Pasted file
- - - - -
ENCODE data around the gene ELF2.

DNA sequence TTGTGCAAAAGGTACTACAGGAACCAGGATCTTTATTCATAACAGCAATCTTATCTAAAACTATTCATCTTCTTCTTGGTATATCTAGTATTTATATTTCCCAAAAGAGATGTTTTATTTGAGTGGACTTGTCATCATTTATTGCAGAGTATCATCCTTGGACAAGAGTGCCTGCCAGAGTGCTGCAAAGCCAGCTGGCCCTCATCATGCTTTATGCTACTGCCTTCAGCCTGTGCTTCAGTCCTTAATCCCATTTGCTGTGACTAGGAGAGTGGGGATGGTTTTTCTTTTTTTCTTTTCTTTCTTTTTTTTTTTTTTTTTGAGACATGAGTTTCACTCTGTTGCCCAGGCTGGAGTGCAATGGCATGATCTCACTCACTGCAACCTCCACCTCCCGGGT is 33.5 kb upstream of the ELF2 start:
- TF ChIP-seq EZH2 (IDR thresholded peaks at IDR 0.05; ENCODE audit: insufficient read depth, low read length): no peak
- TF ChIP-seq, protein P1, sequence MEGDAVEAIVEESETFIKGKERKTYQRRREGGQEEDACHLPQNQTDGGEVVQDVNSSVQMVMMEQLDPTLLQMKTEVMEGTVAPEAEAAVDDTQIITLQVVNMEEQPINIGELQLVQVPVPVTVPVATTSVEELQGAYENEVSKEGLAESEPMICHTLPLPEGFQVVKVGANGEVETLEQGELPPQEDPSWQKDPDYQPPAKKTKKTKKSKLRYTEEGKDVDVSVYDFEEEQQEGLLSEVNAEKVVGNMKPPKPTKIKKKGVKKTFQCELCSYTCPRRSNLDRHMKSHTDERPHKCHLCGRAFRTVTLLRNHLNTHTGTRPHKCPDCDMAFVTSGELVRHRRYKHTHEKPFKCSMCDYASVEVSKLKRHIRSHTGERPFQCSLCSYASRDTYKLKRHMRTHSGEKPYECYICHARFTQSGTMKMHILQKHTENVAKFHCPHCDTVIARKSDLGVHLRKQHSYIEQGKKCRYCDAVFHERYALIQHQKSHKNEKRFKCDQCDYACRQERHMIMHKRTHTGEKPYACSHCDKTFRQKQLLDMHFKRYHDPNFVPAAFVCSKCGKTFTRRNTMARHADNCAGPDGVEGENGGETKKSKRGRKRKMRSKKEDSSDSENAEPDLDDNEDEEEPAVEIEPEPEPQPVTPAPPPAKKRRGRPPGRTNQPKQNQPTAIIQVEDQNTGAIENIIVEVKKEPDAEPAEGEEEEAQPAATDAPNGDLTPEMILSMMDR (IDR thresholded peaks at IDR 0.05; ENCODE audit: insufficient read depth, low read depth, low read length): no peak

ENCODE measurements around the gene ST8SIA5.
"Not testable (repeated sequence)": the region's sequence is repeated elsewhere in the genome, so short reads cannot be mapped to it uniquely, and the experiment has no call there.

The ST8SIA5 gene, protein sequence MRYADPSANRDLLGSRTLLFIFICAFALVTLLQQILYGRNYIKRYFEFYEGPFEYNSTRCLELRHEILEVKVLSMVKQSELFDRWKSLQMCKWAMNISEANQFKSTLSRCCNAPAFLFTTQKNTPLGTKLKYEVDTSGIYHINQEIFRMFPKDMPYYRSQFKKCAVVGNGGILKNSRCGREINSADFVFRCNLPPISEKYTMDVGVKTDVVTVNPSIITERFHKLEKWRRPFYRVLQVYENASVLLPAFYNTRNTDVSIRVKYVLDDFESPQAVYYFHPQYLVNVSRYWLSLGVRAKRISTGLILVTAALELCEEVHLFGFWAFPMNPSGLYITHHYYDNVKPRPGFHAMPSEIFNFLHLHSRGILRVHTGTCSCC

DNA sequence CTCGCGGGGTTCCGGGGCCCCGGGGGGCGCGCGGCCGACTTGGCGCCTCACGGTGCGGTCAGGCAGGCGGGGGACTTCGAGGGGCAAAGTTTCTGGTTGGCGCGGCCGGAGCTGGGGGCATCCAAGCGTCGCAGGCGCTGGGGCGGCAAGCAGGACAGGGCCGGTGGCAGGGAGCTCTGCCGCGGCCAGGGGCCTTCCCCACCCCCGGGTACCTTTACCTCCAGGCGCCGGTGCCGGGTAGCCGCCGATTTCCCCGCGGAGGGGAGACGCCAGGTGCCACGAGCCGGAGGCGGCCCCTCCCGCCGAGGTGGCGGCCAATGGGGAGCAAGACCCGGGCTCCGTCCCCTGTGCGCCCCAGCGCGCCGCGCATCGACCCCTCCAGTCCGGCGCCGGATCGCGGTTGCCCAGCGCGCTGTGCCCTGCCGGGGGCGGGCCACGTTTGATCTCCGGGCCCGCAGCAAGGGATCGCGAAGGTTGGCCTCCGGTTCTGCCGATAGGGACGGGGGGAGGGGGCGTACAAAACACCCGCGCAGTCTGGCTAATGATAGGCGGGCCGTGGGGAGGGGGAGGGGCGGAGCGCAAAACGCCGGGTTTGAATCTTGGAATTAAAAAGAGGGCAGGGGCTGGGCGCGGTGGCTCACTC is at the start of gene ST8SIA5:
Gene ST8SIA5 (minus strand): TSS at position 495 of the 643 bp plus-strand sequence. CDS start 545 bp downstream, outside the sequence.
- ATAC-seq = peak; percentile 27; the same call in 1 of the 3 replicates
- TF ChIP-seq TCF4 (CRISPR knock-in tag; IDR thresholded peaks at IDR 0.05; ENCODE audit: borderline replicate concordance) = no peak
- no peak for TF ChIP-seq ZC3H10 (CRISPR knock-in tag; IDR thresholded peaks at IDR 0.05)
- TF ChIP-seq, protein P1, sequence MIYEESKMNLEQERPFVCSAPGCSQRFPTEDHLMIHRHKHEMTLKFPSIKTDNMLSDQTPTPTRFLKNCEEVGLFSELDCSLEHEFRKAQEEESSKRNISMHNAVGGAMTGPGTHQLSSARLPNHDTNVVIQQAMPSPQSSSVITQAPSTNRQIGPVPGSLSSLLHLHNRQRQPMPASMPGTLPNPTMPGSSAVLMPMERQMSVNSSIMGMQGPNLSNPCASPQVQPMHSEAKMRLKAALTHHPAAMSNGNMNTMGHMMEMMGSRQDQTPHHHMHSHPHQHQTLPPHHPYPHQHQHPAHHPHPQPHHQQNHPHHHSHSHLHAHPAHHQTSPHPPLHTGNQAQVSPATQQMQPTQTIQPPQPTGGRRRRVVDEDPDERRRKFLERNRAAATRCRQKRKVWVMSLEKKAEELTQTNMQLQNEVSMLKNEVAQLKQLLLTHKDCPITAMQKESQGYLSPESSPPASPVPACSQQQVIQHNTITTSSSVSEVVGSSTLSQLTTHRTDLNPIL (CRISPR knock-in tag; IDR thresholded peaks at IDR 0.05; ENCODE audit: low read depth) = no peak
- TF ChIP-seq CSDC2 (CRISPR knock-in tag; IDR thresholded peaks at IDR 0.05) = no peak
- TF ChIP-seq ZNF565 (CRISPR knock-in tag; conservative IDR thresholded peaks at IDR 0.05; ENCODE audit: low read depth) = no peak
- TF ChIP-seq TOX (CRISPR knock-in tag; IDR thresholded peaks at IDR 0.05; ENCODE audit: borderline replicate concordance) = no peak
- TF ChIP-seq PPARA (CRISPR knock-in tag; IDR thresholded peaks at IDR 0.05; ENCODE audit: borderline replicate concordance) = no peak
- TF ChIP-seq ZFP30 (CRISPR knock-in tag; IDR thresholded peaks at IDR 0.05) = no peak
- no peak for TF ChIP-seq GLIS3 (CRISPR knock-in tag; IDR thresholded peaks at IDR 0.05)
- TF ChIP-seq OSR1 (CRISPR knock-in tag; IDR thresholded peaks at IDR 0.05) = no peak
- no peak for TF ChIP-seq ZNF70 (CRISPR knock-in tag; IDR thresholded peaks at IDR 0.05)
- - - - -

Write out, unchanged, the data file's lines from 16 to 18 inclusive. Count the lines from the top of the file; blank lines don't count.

- TF ChIP-seq TOX (CRISPR knock-in tag; IDR thresholded peaks at IDR 0.05; ENCODE audit: borderline replicate concordance) = no peak
- TF ChIP-seq PPARA (CRISPR knock-in tag; IDR thresholded peaks at IDR 0.05; ENCODE audit: borderline replicate concordance) = no peak
- TF ChIP-seq ZFP30 (CRISPR knock-in tag; IDR thresholded peaks at IDR 0.05) = no peak